Donation bins for clothing will be limited to one per property in Lee’s Summit.
The City Council on Feb. 20 passed an ordinance 5 -2, regulating the bins number, locations on a site and requiring permits.
It will affect businesses like Red Racks downtown and donation bins located at SummitWoods Crossing and other locations.
Council members Bob Johnson and Dave Mosby voted no, Ed Cockrell was absent.
The ordinance does not apply to bins for recycling waste such as glass or paper.
Councilman Rob Binney had pushed for the rules after getting complaints from residents about some donation bins being neglected, clothes spilling over onto the ground and trash dumped around them. He said there had been problems along Missouri 291.
Johnson asked what the pressing need was to regulate the bins, saying he hadn’t gotten any complaints.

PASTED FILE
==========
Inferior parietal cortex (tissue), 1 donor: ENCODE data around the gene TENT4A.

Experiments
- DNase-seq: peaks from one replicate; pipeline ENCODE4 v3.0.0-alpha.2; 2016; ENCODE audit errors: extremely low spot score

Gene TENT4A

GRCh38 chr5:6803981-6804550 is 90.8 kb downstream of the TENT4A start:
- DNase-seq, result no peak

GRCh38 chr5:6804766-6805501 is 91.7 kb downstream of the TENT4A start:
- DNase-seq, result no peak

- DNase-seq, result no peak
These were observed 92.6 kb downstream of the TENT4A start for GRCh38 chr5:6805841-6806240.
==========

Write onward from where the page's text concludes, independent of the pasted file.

Binney told him he’d had complaints. Kathy Hofmann, the other District 1 council member, also said she’d gotten complaints about the bins.
Dale Coy, who frequently attends council meetings to comment on its activities, criticized the rules as unfair because they are inconsistent.
He notes the single clothing donation bin can’t take up a parking space, although large bins for glass can take up several, and big-box stores can put display sheds or garden supply sales in the parking lots.
“I can’t understand why charitable recycling of clothing – which improves sustainability, keeps things out of the landfill, and makes folks feel good for donating – needs to have special regulations far exceeding those of other recycling,” Coy said in an email.
Scott Blomquist, president of Team Thrift, a Lee’s Summit company which operates Red Racks stores in association with the Disabled American Veterans, could not be reached for comment.
In an earlier interview, Blomquist said he agreed that bins need to be regulated but the restriction of one bin per property might be too restrictive. At the time of that interview in November (as the ordinance was being drafted), Red Racks in downtown Lee’s Summit had two donation bins. Now it has four.